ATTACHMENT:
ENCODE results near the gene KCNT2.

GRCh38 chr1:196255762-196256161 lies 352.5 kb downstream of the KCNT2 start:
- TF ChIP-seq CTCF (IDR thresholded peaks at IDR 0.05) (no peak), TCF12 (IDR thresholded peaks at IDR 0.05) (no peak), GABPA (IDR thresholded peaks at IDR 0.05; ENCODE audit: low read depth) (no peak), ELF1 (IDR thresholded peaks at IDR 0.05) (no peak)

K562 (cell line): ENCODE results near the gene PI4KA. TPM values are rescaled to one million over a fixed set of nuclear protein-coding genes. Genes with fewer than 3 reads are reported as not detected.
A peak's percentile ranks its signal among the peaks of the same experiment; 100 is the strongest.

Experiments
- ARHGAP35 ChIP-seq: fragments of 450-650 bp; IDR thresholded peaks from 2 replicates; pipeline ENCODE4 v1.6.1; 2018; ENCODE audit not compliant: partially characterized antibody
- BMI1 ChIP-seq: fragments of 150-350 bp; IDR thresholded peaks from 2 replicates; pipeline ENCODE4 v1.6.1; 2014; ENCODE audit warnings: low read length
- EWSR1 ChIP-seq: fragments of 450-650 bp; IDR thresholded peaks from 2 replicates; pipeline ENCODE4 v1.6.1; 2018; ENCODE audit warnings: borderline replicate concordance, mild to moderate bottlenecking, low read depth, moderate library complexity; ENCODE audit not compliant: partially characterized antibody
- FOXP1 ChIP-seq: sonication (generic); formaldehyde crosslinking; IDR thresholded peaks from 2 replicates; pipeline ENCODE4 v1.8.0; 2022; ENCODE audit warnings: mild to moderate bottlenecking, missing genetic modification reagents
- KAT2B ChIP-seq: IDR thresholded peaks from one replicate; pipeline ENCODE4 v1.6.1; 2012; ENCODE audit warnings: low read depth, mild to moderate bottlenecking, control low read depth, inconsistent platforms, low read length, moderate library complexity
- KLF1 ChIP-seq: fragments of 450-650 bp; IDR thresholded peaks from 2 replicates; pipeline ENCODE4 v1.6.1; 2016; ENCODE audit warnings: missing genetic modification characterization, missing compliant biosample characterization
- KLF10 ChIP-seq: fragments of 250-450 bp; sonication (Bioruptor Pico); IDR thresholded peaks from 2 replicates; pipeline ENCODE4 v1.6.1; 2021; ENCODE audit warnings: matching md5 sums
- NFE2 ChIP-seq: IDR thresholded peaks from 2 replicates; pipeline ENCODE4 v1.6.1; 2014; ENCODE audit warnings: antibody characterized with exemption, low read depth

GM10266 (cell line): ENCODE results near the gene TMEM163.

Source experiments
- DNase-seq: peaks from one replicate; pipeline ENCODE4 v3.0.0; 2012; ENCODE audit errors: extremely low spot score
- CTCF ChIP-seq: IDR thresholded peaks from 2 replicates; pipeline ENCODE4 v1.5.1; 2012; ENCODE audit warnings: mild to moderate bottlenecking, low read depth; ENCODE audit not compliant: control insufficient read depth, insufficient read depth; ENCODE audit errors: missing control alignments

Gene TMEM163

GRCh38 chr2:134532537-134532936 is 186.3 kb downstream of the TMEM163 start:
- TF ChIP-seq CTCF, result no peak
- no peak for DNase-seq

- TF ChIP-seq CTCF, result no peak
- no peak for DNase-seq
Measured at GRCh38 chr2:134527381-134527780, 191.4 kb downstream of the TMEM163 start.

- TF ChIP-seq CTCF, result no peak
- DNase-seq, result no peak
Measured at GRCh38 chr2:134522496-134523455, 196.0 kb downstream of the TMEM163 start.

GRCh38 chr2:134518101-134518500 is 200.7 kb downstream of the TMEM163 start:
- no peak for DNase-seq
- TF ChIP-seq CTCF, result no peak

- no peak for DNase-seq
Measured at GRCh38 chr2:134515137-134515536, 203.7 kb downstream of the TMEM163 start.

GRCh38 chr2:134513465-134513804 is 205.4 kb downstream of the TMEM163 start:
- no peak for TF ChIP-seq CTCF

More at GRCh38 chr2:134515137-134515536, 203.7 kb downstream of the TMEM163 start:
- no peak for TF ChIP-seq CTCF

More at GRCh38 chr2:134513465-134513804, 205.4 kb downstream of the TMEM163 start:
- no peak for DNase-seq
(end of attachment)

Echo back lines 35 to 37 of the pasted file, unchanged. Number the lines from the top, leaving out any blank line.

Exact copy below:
- no peak for TF ChIP-seq CTCF

More at GRCh38 chr2:134515137-134515536, 203.7 kb downstream of the TMEM163 start:
- no peak for TF ChIP-seq CTCF